Five men were convicted in a court at the Old Bailey for their roles in the largest cash robbery ever in Britain. The five, three Britons and two Albanians, were found guilty after a seven-month trial of taking part in a 2006 robbery of a Securitas company depot in Tunbridge Wells, south of London, in which gang members dressed as policemen kidnapped a depot manager, his wife and 7-year-old son at gunpoint and loaded a truck with several tons of used British banknotes valued at $92 million. The five will be sentenced on Tuesday; two other men were found not guilty. The convicted men were seized by the police within a week of the robbery, and 40 percent of the money was recovered from London and elsewhere. The balance of the stolen money, believed by the police to have been converted into villas and other luxuries in northern Cyprus and Morocco, has not been recovered.
there is no comparison between the sufferings of a person who is ill and the sufferings of those who love them
By ABIGAIL ZUGER, M.D.
A good death” may be one of the emptiest phrases in the English language. Research has confirmed that no two people use it to mean exactly the same thing. Even the premise is unclear; for whom, exactly, is that death supposed to be good? Many would prefer a swift, sudden and painless exit for themselves — but a little warning when it comes to friends and relatives, with time to prepare and to say goodbye.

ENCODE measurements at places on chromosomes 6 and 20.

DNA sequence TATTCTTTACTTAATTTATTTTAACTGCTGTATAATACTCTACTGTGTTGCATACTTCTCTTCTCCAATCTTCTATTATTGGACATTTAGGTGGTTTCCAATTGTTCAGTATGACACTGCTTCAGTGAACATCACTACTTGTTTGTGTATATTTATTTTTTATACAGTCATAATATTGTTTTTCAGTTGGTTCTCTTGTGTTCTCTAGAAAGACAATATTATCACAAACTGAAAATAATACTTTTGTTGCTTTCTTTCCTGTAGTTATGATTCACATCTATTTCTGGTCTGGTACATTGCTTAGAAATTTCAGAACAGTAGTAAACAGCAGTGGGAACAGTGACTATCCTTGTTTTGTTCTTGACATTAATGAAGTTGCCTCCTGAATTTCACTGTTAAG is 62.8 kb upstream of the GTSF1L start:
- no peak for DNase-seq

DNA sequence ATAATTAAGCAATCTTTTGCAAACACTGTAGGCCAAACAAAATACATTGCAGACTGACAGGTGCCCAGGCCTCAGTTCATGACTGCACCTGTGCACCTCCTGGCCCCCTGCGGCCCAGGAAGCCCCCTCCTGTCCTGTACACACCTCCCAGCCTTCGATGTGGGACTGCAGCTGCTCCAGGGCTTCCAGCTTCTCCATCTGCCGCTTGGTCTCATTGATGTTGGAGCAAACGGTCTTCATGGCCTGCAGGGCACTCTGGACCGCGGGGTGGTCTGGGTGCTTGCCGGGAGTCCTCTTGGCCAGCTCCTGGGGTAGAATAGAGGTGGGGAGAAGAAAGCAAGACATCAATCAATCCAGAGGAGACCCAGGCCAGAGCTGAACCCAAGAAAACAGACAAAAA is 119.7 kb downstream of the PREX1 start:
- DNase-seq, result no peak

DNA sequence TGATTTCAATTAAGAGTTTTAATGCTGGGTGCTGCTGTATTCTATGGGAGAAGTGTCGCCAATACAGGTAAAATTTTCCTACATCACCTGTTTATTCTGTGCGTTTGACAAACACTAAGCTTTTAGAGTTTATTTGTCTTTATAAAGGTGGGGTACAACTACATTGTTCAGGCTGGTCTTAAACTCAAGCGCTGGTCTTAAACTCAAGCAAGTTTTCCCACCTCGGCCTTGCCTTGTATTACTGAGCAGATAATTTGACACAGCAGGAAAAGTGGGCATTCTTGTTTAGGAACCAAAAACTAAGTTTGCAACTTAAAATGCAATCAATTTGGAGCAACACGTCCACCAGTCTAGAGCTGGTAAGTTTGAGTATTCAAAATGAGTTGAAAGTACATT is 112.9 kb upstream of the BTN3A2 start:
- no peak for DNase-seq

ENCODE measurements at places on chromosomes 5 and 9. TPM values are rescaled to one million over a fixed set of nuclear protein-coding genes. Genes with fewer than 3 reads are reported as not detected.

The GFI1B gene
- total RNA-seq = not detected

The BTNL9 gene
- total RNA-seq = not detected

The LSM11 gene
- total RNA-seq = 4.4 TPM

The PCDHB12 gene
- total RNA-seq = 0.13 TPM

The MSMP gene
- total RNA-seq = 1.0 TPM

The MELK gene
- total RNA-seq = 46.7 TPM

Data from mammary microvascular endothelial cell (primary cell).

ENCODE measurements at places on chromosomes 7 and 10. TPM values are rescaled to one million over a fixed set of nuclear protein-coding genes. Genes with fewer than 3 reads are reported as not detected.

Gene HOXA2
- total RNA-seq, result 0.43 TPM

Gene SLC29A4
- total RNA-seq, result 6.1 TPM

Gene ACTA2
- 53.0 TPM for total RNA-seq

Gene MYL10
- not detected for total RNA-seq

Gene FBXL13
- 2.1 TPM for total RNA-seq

“A bad death” is another matter. We all know those when we see them, the miserably protracted and painful affairs that overwhelm everyone — the deceased and survivors alike — with panic, guilt and bitter regrets.
And now we have a new benchmark of bad. The writer Susan Sontag’s death, as set out in this short and immensely disturbing account by her son, David Rieff, must rank as one of the worst ever described.